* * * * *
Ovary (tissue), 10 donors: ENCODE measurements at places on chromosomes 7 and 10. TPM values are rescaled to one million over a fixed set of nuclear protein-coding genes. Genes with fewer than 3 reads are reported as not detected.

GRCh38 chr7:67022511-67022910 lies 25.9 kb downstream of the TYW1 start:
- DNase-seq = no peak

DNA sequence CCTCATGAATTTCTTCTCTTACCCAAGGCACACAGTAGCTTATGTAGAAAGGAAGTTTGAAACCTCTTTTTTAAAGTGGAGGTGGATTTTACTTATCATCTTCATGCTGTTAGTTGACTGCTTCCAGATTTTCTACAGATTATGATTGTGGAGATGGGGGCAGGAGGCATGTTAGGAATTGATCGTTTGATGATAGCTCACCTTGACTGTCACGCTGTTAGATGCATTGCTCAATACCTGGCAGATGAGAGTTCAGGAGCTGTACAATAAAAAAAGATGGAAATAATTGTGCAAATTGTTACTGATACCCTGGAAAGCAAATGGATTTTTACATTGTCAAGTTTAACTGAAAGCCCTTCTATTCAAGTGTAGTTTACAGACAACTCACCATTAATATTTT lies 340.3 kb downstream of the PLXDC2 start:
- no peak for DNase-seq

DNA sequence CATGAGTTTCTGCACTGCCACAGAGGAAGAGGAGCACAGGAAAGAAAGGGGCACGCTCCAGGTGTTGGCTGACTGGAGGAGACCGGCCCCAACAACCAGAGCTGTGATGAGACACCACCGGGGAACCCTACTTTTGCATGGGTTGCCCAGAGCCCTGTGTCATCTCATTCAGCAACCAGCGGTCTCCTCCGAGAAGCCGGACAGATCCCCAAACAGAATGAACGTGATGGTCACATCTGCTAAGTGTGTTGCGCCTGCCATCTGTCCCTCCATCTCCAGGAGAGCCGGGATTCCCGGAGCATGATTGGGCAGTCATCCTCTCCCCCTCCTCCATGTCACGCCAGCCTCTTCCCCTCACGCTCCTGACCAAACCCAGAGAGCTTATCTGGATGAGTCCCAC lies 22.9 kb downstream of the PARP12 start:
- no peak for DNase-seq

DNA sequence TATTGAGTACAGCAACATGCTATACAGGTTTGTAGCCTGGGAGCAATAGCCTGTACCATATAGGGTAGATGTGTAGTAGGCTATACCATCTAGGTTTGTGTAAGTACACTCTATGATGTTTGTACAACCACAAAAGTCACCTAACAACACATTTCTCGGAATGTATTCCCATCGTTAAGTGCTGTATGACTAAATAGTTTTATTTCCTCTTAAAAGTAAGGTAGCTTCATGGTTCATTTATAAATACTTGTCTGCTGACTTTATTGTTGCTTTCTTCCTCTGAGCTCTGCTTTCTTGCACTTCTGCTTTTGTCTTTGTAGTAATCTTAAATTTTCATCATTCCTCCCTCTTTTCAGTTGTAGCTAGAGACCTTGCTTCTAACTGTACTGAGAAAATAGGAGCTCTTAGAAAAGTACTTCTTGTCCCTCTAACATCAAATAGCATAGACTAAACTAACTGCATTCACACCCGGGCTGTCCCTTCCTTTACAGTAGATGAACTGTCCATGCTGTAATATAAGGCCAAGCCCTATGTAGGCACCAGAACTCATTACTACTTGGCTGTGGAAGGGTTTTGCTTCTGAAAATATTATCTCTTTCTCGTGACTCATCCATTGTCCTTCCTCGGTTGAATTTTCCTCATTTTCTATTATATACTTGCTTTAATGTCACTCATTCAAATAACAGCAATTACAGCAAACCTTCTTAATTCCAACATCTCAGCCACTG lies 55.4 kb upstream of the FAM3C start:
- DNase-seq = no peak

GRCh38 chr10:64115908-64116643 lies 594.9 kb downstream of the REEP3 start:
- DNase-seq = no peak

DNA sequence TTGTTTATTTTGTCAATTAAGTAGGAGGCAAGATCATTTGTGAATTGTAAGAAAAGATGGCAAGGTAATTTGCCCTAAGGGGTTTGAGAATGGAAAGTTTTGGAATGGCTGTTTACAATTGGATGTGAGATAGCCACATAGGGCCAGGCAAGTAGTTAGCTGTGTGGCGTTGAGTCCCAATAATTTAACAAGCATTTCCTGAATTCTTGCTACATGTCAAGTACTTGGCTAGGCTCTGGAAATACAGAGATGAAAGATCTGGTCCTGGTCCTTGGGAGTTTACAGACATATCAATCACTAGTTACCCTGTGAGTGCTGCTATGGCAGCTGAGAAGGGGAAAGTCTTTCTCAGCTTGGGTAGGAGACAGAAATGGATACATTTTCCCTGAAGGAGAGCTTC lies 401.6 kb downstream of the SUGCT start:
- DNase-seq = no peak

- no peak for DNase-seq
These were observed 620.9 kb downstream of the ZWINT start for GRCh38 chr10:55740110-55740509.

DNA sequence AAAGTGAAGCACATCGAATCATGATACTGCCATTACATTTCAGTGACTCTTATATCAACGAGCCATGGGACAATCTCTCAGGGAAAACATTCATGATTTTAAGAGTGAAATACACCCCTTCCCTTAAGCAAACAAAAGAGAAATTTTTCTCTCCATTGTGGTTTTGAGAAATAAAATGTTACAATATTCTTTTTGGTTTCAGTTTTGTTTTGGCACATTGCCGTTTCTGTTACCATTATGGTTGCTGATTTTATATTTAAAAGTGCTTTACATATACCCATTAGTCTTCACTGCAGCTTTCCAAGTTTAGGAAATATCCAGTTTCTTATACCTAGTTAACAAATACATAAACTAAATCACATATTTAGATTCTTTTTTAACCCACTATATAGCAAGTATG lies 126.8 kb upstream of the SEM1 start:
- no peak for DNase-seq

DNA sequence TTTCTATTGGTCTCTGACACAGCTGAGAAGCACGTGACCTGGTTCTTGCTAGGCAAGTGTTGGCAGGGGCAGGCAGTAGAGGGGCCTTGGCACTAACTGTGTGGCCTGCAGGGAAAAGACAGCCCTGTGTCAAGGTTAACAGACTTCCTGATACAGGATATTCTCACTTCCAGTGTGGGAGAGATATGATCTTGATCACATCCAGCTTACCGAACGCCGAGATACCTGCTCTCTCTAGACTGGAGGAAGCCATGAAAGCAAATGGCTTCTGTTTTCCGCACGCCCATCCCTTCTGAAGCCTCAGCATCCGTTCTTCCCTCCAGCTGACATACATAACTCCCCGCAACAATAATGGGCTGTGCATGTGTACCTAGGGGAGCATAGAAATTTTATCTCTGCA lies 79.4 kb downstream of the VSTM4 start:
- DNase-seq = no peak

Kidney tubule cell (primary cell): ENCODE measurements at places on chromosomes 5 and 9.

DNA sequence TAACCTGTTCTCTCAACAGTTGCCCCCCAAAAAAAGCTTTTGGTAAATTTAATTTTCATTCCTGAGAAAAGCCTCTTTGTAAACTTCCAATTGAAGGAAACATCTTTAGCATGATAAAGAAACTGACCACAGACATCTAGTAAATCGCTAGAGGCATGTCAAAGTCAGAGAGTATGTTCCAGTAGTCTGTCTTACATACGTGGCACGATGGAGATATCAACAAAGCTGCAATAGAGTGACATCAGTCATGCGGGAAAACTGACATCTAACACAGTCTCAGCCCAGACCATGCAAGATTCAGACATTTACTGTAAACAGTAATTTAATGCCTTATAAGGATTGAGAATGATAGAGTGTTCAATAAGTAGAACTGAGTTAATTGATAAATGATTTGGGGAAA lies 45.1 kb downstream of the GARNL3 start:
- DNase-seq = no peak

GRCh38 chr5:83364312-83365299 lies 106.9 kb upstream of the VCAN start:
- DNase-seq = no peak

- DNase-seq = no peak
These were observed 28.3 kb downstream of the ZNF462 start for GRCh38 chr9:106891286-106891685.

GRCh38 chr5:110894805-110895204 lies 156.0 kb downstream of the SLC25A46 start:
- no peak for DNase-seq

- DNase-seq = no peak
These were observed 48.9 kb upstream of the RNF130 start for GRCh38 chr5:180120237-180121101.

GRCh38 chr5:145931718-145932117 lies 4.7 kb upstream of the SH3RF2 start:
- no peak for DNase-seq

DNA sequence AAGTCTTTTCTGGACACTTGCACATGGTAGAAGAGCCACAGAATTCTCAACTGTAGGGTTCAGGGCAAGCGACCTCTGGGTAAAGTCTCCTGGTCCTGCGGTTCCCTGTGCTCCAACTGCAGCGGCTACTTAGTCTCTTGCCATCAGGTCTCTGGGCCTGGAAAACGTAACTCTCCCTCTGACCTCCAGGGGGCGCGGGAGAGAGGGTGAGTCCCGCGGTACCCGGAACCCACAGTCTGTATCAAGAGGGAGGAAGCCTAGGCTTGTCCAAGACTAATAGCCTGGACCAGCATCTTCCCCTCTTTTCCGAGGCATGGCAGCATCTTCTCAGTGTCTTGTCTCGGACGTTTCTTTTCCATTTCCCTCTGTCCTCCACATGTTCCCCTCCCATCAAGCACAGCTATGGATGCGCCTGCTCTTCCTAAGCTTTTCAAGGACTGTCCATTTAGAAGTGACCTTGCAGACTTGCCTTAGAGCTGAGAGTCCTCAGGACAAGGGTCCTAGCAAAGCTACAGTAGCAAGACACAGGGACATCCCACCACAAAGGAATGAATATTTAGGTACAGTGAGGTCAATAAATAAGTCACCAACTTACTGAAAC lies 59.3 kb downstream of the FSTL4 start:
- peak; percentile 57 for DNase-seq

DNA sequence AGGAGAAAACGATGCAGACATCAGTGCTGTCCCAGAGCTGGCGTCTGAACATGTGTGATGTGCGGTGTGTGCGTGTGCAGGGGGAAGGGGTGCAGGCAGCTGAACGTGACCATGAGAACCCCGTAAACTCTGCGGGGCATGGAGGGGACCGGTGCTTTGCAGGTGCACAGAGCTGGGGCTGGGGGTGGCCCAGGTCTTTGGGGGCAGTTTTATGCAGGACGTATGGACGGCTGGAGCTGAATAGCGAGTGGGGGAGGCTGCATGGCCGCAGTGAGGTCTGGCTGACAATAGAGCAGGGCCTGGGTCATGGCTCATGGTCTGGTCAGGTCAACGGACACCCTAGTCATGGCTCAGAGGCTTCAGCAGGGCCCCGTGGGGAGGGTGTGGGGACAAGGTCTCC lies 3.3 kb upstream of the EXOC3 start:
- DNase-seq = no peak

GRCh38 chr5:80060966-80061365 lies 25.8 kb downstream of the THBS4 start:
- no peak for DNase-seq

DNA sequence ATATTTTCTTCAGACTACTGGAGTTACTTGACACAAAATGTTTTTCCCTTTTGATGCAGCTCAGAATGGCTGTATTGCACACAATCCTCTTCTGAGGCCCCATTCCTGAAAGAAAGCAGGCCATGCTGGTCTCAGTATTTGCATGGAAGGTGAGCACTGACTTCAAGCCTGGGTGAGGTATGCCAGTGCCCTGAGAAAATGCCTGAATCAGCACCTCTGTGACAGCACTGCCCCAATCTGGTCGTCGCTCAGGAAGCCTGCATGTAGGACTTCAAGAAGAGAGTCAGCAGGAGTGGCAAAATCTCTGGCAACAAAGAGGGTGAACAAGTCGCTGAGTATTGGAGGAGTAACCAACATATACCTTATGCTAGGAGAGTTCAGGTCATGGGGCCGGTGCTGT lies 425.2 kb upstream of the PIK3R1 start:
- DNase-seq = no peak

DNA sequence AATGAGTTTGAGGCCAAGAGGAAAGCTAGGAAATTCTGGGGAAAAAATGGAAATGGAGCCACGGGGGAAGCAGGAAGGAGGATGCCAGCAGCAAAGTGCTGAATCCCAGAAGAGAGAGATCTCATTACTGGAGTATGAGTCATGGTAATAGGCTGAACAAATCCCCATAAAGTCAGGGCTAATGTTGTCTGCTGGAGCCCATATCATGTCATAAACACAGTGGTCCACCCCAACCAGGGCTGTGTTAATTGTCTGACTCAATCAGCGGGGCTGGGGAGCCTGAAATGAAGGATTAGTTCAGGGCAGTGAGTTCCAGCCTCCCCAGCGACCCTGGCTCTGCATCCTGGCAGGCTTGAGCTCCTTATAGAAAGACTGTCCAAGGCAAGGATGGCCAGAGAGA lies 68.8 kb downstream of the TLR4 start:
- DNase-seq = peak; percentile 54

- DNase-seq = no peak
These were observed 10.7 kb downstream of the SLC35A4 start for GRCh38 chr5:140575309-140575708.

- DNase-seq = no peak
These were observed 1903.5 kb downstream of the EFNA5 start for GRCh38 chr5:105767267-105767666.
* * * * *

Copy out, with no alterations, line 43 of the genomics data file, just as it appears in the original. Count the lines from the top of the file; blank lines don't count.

- DNase-seq = no peak